Frankenstein Must be Destroyed begins by introducing the Baron at his most terrifying, Cushing apprehending an unwise burgler and garbed in a skull mask; a bizarre opening scene not properly explained but nevertheless effective. Frankenstein blackmails a young man (Simon Ward) into assisting him with his latest scheme, springing his former associate Dr Brandt (Pravda) from the local asylum and repairing his damaged brain by transplanting it into Professor Richter (Freddie Jones). Along the way mysterious events are followed by the local hapless police (Thorley Walters and Geoffrey Bayldon). The film doesn’t really kick in properly until the last act, where the new creature (Jones) escapes and attempts to return to his wife (Maxine Audley).
Both Freddie Jones and Maxine Audley are excellent, the former giving one of the most sympathetic portrayals of The Monster. Thorley Walters is also good, although it’s a shame Hammer chose not to pursue the Cushing/Wallters memorable double act from Frankenstein Created Woman. In 1969 Frankenstein Must be Destroyed ended the decade with something still recognisable from their greatest success a decade earlier. However the 70s would prove difficult times for them, with Frankenstein left to skulk in the shadows as they churned out more unmemorable Dracula vehicles, and eventually turned away from the classic monsters altogether.
In the early 70s Hammer Films attempted to expand their horizons, deciding that the usual formula of Peter Cushing and Christopher Lee Frankenstein and Dracula vehicles was becoming somewhat tired. One of the solutions was to produce features set in the present day and to introduce younger stars. In 1972 the double bill of Fear in the Night and Straight on Till Morning was released. The latter film starred Rita Tushingham and newcomer Shane Briant, who despite going on to star in several Hammer features is now sadly little remembered. The move to replace Cushing and Lee mostly failed, with Hammer becoming increasingly directionless. The studio lost their appeal as the 70s trudged on, with Straight on Till Morning being one of only a few artistic triumphs.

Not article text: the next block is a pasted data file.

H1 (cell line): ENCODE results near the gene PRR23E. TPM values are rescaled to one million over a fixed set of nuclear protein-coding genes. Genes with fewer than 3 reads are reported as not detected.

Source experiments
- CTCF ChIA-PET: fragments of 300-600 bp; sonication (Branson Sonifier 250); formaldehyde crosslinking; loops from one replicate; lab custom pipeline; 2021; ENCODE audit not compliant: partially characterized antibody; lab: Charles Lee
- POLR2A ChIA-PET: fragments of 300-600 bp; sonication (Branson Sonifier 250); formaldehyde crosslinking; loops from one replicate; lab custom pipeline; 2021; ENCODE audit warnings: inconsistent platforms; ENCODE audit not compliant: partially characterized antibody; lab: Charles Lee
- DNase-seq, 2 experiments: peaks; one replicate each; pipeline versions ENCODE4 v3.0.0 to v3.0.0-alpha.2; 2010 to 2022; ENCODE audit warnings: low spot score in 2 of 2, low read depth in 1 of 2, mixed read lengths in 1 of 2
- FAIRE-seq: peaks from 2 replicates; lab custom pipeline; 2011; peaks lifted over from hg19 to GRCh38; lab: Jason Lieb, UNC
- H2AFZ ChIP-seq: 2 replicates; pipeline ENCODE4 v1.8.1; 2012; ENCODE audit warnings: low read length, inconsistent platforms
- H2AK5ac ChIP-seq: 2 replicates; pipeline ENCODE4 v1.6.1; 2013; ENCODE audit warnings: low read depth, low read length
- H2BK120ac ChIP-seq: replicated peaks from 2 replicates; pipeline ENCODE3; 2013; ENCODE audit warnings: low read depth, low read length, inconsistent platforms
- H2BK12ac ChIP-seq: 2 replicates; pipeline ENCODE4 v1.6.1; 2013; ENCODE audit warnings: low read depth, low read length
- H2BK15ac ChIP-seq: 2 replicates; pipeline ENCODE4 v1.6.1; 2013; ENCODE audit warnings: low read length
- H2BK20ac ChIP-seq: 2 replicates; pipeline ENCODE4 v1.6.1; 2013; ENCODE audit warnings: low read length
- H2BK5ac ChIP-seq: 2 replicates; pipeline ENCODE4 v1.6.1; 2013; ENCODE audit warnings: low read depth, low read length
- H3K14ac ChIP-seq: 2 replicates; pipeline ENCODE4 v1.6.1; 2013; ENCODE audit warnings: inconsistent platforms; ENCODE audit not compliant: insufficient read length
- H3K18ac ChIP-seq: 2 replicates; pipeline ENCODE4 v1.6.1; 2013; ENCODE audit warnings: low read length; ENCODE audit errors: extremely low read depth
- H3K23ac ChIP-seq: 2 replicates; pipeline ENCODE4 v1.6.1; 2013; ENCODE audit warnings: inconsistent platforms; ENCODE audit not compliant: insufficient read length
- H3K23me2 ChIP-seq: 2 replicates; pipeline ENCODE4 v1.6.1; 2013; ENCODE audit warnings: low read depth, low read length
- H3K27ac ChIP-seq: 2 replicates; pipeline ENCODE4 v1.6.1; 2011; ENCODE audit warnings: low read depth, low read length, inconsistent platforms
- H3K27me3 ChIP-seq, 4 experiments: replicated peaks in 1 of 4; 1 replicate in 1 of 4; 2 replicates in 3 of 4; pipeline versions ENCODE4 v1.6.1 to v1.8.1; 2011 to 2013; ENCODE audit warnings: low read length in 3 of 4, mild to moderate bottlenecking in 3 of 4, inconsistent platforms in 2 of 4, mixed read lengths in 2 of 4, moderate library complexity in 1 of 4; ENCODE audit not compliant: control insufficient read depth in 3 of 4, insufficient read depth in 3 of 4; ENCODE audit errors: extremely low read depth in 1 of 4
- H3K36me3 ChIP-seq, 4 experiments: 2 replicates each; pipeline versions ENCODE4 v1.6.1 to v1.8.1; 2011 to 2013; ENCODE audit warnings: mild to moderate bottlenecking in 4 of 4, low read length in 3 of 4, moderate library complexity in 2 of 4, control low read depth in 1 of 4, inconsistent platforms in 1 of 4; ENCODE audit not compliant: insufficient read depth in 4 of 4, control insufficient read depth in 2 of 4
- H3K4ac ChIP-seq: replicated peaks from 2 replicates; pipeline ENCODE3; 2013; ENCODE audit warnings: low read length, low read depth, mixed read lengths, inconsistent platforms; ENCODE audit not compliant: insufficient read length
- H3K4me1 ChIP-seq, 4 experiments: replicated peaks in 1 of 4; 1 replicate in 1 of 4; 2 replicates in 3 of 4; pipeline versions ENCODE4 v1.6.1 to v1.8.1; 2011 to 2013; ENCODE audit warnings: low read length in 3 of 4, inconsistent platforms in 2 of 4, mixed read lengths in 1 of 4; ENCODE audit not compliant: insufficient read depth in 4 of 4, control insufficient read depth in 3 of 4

Along with Ralph Bates, Shane Briant was groomed as Hammer’s new leading man at the time, and although leading rather well in Captain Cronos – Vampire Hunter he is possibly most effective in Straight on Till Morning. Here he plays a rather deranged young man (Peter) who is slowly revealed as a very dangerous killer. Both Briant and Tushingham are excellent in this film.
Brenda (Tushingham) is a northern girl who tells her mother she is pregnant (although she isn’t) and leaves Liverpool for London intent on finding a partner to father a child. An odd decision, but she’s an odd character and let’s be frank here; this is a weird film. Brenda decides to engineer an encounter with Peter by the impulsive means of stealing his dog one evening and then returning it to him the next day. It works. The two embark on a rather offbeat relationship, based partly on some kind of homage to Peter and Wendy in Peter Pan, although this is never explored thoroughly.